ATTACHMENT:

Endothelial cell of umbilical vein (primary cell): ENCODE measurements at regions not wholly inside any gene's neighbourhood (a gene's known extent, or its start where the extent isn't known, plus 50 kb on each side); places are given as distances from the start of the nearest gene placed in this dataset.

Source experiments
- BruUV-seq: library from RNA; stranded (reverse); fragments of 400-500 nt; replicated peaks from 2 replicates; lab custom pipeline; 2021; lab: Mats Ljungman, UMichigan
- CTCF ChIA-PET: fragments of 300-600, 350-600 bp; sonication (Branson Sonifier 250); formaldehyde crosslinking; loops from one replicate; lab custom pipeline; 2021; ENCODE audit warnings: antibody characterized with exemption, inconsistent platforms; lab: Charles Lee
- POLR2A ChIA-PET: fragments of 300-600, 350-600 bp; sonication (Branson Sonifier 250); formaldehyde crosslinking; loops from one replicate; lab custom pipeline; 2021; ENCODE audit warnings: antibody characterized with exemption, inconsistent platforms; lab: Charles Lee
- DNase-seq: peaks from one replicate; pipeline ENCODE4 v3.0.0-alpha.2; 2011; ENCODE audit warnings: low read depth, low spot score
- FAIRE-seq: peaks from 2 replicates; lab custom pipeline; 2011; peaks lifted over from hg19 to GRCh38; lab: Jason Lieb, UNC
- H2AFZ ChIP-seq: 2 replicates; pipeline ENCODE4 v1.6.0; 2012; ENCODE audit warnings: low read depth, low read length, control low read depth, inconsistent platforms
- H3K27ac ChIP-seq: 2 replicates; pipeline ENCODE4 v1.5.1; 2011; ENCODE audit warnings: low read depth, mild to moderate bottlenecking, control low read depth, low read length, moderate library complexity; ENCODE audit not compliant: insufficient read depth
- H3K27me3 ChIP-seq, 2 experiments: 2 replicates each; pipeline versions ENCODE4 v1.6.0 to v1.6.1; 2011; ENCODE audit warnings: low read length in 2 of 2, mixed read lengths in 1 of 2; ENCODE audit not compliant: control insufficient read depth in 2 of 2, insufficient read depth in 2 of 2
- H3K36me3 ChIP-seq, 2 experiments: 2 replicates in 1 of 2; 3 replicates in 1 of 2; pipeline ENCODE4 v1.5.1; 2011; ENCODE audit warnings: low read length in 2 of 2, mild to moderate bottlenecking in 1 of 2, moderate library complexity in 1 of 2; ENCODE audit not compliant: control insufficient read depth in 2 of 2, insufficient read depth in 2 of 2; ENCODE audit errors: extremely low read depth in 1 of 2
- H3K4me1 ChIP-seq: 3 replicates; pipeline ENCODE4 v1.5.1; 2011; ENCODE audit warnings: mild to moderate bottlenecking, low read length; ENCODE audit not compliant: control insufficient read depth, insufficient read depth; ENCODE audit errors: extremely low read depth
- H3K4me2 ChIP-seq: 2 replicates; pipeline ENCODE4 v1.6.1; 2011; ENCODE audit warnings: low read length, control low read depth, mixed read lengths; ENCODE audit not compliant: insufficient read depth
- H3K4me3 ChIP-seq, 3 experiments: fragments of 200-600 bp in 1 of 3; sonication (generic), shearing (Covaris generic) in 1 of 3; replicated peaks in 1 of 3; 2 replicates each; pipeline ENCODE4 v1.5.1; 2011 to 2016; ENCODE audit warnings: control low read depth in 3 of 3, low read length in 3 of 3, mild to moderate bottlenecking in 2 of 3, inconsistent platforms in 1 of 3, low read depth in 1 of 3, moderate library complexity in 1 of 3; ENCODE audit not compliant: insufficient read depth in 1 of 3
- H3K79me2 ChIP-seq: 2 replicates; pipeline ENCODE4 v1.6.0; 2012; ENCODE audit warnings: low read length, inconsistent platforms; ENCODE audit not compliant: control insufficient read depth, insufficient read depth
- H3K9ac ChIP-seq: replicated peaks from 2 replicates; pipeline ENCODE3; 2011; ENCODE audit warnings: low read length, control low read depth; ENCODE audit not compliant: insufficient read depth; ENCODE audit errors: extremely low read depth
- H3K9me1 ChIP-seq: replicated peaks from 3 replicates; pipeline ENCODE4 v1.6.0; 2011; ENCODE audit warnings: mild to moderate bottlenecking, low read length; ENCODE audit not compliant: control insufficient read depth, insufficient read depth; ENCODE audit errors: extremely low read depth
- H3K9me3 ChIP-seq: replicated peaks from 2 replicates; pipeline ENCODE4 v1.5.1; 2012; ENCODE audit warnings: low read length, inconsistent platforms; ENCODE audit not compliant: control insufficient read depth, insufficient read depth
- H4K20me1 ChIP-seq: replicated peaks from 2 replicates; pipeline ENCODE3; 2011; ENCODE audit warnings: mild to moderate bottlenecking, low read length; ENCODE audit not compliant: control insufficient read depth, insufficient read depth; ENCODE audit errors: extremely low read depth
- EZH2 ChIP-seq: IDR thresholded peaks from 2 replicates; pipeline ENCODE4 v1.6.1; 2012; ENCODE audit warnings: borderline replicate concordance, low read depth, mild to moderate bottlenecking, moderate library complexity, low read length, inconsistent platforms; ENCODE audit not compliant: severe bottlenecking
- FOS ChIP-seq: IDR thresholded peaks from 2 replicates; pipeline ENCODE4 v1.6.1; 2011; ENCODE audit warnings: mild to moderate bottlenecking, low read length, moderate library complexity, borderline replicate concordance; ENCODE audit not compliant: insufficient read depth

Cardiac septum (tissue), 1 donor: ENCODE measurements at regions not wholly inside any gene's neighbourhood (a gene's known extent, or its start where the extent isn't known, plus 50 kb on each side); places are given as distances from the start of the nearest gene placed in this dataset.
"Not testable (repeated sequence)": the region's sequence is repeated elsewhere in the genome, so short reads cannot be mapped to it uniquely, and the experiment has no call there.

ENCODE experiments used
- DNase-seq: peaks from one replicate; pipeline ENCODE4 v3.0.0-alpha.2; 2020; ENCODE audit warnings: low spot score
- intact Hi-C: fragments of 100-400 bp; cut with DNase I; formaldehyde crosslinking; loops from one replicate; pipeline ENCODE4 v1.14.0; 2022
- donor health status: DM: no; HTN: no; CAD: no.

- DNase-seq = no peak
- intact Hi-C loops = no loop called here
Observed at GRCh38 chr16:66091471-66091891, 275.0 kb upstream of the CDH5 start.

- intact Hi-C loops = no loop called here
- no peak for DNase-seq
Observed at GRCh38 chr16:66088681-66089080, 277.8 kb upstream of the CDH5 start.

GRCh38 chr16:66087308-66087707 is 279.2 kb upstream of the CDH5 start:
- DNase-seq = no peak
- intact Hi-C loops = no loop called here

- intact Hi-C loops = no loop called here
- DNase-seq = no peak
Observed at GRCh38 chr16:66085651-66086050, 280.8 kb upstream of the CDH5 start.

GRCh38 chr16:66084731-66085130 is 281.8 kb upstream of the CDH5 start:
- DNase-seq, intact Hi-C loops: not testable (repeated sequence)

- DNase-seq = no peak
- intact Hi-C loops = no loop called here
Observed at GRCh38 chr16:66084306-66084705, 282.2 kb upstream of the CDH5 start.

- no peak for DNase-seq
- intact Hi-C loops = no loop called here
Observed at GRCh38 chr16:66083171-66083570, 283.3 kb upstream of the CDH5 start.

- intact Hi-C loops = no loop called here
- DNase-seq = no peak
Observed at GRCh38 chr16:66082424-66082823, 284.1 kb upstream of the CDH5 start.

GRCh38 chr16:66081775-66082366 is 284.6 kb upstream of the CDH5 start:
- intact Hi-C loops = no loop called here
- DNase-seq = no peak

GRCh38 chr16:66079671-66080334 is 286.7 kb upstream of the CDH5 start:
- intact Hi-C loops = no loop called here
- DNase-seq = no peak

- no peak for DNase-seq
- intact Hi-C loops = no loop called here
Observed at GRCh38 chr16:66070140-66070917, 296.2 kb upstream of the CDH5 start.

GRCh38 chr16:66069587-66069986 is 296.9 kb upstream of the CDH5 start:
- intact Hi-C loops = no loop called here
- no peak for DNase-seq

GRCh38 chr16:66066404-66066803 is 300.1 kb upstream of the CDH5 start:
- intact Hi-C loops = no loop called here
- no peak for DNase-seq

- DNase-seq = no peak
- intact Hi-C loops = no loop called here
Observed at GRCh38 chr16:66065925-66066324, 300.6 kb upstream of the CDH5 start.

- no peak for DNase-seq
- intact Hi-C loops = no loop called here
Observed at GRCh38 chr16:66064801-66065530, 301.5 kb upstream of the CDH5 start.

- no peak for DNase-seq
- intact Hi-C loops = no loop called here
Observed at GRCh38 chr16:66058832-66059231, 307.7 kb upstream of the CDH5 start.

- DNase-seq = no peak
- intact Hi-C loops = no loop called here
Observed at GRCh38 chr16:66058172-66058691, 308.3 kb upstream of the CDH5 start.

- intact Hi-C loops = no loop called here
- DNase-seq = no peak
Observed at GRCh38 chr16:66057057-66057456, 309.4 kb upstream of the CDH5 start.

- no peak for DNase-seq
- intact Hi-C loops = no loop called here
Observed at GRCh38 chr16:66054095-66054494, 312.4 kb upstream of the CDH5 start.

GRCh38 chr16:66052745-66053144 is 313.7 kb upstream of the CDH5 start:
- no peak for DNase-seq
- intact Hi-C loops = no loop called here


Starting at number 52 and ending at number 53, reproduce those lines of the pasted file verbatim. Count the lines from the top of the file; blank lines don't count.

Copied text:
- intact Hi-C loops = no loop called here
- DNase-seq = no peak